The best way to build your skills as a photographer or videographer is to learn about the art of off-camera lighting – the use of strobes or continuous lights placed on stands around your photographic subject or held in your hand, and not mounted on your camera.
I’ve written a whole tutorial on how to properly expose your photos and videos. It is full of advice from experts who have spent their entire career mastering the intricacies of lighting. And it’s a lifelong process, but with a few basic concepts and a few inexpensive tools, it’s a process that’s surprisingly approachable.
Below you will find product recommendations from myself and the experts. We’ve put together good picks for those just starting out, as well as choices for seasoned photographers and videographers looking to upgrade to more professional setups.
Be sure to check out our many other photo buying guides such as the best mirrorless cameras, the best compact cameras, the best camera bags, and the best action cameras.
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Start with one light
Camera lighting doesn’t have to be expensive. Of course, if you want the world’s best Swedish-made lamps, they’ll cost you as much as a used car. But if you just want to increase your skills and start experimenting, you can start with an affordable single-light kit.
“With a single-light kit, you can easily create photos that are both more expressive and three-dimensional,” says photographer and lighting instructor David Hobby. “For that reason, I’d recommend any serious photographer buy an off-camera exposure kit — and learn how to use it — before even getting her second lens.” Hobby even recommends buying a second bulb before buying a second lens: “Having a second bulb (even cheaper than the first, as you don’t need a second wireless trigger) gives you the ability to layer your subject. to control. Or to create a lighting environment without good quality ambient light.”
Hobby recommends choosing a reliable third-party flash—something made by a different manufacturer than the one your camera made—as they tend to be cheaper. Camera companies enjoy big profit margins on their flash units to make up for the small margins on their camera bodies and lenses. By buying a third party, Hobby explains, you can put together a whole kit that includes a flash, light stand, swivel adapter, lighting umbrella, and a wireless remote for less than the cost of a standard first-party flash.
Another thing to be aware of is that if you buy a high-end lamp with a patented accessory attachment around the lamp to apply various light modifiers, not only will the lamp be expensive, but the accessories will also be more expensive. If you buy gear with a Bowens mount (the standard mount for the vast majority of third-party accessories), buying accessories will be cheaper, giving you more freedom to experiment with different options.
A good entry-level flash
At just $65, this is the flash David Hobby recommends for an entry-level single-light. (This flash is also sold as Flashpoint Zoom R2 with US warranty.) You can mount it directly to your camera, or you can buy a mount to use it on a light tripod with modifiers such as an umbrella or softbox. This is the flash included in the $229 complete kit that Hobby recommends on its Strobist website.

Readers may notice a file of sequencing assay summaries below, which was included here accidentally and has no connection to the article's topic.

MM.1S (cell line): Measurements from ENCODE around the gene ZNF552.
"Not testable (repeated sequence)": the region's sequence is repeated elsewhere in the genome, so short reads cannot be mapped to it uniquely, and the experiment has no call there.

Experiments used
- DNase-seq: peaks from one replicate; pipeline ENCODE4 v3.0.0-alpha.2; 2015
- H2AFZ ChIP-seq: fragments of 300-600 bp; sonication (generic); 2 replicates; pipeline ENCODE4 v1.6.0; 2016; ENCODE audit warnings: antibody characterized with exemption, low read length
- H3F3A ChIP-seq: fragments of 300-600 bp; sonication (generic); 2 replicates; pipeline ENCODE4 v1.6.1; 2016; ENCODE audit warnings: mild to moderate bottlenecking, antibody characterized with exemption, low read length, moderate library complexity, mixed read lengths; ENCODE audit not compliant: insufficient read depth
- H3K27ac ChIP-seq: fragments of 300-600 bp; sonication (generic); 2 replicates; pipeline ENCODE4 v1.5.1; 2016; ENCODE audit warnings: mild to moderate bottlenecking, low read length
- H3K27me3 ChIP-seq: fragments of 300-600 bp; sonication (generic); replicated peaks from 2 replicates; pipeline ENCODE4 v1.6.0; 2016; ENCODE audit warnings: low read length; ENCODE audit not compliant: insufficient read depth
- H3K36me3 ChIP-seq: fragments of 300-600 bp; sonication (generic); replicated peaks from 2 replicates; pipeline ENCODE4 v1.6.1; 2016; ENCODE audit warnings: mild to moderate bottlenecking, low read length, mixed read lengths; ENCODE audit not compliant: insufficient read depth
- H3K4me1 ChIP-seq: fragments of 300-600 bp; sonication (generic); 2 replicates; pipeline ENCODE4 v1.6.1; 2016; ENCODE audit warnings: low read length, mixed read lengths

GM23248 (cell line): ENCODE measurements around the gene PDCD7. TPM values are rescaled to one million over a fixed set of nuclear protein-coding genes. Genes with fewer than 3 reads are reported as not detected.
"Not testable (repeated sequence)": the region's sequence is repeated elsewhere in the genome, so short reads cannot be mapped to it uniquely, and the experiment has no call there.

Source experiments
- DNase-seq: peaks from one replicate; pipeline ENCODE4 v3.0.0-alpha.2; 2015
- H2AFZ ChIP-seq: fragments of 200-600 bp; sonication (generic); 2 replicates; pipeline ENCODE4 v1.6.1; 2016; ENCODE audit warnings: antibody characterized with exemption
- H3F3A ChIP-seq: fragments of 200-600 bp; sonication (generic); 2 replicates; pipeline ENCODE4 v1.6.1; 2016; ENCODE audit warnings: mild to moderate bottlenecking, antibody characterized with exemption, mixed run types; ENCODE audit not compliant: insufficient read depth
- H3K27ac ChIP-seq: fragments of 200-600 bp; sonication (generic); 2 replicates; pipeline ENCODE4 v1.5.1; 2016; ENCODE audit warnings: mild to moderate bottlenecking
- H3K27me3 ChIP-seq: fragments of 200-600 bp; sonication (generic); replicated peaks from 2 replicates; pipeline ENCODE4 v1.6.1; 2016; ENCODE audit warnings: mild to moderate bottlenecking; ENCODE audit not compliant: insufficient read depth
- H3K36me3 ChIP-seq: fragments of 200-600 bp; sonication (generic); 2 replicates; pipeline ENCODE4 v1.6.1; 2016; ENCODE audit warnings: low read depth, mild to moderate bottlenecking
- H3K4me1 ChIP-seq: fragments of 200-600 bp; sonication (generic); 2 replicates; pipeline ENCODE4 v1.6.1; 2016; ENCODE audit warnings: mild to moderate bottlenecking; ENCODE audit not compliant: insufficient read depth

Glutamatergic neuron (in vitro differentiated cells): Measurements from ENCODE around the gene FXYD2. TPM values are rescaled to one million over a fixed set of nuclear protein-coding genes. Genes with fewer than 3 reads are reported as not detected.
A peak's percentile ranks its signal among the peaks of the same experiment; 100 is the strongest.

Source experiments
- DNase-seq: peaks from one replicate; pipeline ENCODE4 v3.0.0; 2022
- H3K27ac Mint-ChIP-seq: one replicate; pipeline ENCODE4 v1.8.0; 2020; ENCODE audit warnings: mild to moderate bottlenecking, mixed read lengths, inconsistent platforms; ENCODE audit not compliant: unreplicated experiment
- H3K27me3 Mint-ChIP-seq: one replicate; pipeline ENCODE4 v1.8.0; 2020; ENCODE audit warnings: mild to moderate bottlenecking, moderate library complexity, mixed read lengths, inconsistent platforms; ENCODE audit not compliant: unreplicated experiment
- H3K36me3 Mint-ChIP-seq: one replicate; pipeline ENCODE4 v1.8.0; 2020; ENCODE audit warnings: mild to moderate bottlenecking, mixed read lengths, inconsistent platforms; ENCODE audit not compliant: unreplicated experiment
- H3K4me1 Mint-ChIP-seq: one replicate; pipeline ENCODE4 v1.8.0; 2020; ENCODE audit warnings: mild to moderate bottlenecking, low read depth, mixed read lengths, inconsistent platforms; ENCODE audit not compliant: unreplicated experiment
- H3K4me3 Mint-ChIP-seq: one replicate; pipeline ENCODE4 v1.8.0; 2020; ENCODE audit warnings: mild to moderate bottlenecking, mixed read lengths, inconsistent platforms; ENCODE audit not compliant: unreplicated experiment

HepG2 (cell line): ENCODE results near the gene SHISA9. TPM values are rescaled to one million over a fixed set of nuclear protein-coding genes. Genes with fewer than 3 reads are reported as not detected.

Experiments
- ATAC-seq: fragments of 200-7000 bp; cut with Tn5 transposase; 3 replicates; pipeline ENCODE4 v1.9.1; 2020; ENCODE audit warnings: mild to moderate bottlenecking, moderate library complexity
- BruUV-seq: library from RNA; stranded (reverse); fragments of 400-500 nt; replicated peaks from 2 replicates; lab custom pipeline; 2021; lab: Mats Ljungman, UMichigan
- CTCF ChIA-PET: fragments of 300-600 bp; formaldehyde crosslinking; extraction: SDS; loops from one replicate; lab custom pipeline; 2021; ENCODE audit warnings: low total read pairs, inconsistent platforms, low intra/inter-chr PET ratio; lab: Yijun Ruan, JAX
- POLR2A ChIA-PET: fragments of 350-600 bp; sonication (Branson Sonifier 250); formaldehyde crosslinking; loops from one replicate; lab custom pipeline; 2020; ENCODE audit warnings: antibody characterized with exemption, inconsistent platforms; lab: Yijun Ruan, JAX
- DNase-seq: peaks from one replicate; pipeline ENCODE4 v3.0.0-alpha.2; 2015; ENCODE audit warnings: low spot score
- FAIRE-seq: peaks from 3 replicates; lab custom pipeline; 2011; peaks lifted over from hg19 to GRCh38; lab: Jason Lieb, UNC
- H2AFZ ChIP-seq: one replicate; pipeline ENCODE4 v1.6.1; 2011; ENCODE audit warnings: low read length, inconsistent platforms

Also get an external trigger
With a remote flash or strobe, you need an external trigger to fire the flash remotely when you press the shutter button. This remote should be compatible with both your flash and your specific brand of camera. If you use Godox or Flashpoint, your adjustments are easy to read thanks to the large illuminated screen. If you’re using a smaller mirrorless camera like a Fuji, Hobby recommends the smaller version. It’s the same price.
A Flash Upgrade Option
This hybrid flash is also sold as the Godox AD200 Pro, but the Flashpoint version has a US warranty. This 250 watt flash comes with both a flash head and a bare lamp head, the latter offering a better light spread for use with a softbox or umbrella. (See our recommendations for these add-ons below, and learn more about them in our comprehensive lighting guide.)
Affordable and highly portable, this light is much more powerful than a typical flash without adding much more bulk to your gear. If you choose between this and a regular flash, keep in mind that it will not be mounted on your camera like a flash. It includes a swivel mount for a light tripod, but the $25 Glow S2 mounting bracket (or Godox S2) allows you to mount this (or a flash) to a light tripod. The S2 also has the added benefit of having an umbrella holder and a softbox holder.
Continuous light for video
This new 65 Watt continuous LED video light from Amaran comes ready to plug in, but can also work without a power cable when using Sony L-series rechargeable batteries (or compatible aftermarket batteries). When recording video connected to AC power, the locking connector ensures that you don’t accidentally pull it out while you’re in the middle of a recording. Using a companion mobile app, you can control up to 100 Aputure and Amaran lights from your phone or tablet, dialing in your entire multi-light setup, all on your mobile device.
The 60d and 60x have both just been released. The 60d is $30 cheaper and offers more brightness at full power. But the color of the 60d is daylight-balanced, while the 60x is two-tone, meaning it can be adjusted to emit light ranging from bright white daylight to yellowish light that looks more like candlelight. I appreciated that versatility in practice more than the added brightness of the 60x. Both versions have a standard Bowens Mount, so they should work with a wide range of affordable third-party light modifiers, such as softboxes.
This post Camera Lighting Buying Guide (2022): Flashes, LEDs, Softboxes, Remotes, Video Lights
was original published at “https://www.wired.com/story/camera-photo-and-video-lighting-buying-guide/”